In any case, you can switch from one ETF to the other later on, if need be or the tax situation changes, i.e. before a new comes into force. Might Switzerland introduce a capital gains tax? Maybe. The Germans even did it retroactively. Kind of. Limitedly. Switzerland though? No way.

Hi qojenniffa and welcome

VWRA is available with DEGIRO only on the London Stock Exchange, and not in the base selection.
So you cannot buy it once amount without transaction costs.
These are higher I think compared with what you would pay on dividend costs if you would buy VWRL in Amsterdam.

VWRA is not listed on SIX. You can make it visible on JustETF when you click “show all listings”

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Then how does it work? Do you know 100% that there is no risk? I think @MUFC_OK raised a very good point. Once retired, if all your income comes from either dividend or selling your stock, you have two options. Let’s say you need 4% per year:

  • option 1: 2% from dividend, 2% from selling stock. the capital gains from selling the stock are lower than 50% of your income, no need to worry
  • option 2: since you own an accumulating fund, you need to sell 4% of your stock each year. Much more of your income comes from capital gains.

I think for a Swiss investor it’s just easier to invest in distributing ETFs. Since you do it periodically, you can just reinvest the dividend on top of whatever you planned to invest. The time not in the market is negligible.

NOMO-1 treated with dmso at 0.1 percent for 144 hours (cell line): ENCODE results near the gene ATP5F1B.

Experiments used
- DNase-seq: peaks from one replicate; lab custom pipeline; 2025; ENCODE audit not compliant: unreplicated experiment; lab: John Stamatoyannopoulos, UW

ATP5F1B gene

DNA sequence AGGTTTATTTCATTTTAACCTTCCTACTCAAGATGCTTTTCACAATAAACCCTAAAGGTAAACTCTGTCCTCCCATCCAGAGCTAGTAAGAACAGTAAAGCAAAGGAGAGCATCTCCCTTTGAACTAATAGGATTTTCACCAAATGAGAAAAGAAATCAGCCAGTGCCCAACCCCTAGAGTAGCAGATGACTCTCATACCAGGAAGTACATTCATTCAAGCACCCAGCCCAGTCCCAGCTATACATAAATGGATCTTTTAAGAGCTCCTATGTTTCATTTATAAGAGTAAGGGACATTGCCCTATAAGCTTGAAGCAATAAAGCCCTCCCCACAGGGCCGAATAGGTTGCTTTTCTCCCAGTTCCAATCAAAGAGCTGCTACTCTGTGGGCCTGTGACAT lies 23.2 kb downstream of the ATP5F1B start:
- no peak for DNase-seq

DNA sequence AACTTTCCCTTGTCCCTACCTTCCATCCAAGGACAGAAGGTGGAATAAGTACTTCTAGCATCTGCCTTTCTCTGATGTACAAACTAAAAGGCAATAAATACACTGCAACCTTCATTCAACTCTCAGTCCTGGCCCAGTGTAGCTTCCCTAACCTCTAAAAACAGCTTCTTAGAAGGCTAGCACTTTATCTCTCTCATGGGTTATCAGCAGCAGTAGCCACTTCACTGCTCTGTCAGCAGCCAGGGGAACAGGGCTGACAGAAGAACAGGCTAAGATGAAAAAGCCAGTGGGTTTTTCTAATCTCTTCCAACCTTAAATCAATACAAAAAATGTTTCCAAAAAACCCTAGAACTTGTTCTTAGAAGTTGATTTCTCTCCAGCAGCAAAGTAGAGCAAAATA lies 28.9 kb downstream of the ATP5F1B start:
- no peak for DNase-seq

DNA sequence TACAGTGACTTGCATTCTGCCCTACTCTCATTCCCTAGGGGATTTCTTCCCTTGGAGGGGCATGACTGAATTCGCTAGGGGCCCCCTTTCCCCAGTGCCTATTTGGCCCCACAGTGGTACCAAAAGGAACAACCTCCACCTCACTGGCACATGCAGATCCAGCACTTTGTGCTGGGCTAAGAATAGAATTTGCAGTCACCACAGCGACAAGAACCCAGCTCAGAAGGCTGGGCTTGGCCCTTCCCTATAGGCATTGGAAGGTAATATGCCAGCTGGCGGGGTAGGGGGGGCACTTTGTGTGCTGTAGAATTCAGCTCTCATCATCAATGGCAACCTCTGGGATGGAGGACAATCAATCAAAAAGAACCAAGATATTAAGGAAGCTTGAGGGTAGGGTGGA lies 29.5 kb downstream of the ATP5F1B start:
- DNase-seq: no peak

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It also makes it easier to rebalance over time. As long as you invest at least each quarter (best after dividend) you can put the money back in with your normal order.

I don’t think there’s any world where realizing capital gains when selling long term holdings is not “private wealth management”. The circular 36 even explicitly recognizes that dynamic management of wealth is allowed (so frequency of transaction doesn’t imply professional status).

The one clear thing that might be a trigger is using external financing (e.g. loans).

By the way the Circular 36 is fairly readable (chapter 4 explains how they would decide and the weighting of the criterias).

Searching around there’s some fun jurisprudence, e.g. https://entscheide.weblaw.ch/cache.php?link=09.05.2019_2C_389-2018&q=&sel_lang=fr where someone actually wanted to get the pro status (they had massive losses), when they were doing 88 transaction per year with 5M CHF. But since they were losing money they obviously can’t be considered professional :smiley: (because professional would seek a profit).

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You mean this thing?

1-036-D-2012-d vom 27.07.2012 (PDF, 254 kB, 12.05.2017)

Where do you find things like this? You read somewhere online or you did you stumble upon it at work? When I have a free minute, I will give it a look. Reading 8 pages of legal German is not my favourite free time activity :smiley:

It’s easier for me since it’s available in my native language :slight_smile:

The one thing I’ve found is that some cantons do publish some clearer guidelines, e.g. Bern: Commerce professionnel de titres - TaxInfo - Canton de Berne (less than 100 transaction per year gives you safe harbour)